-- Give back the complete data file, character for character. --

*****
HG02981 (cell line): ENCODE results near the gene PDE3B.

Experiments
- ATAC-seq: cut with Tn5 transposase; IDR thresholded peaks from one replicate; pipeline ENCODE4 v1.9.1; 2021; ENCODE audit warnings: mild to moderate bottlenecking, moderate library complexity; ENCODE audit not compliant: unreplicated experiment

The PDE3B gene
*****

HG02981 (cell line): ENCODE results near the gene PDE3B.

Experiments
- ATAC-seq: cut with Tn5 transposase; IDR thresholded peaks from one replicate; pipeline ENCODE4 v1.9.1; 2021; ENCODE audit warnings: mild to moderate bottlenecking, moderate library complexity; ENCODE audit not compliant: unreplicated experiment

The PDE3B gene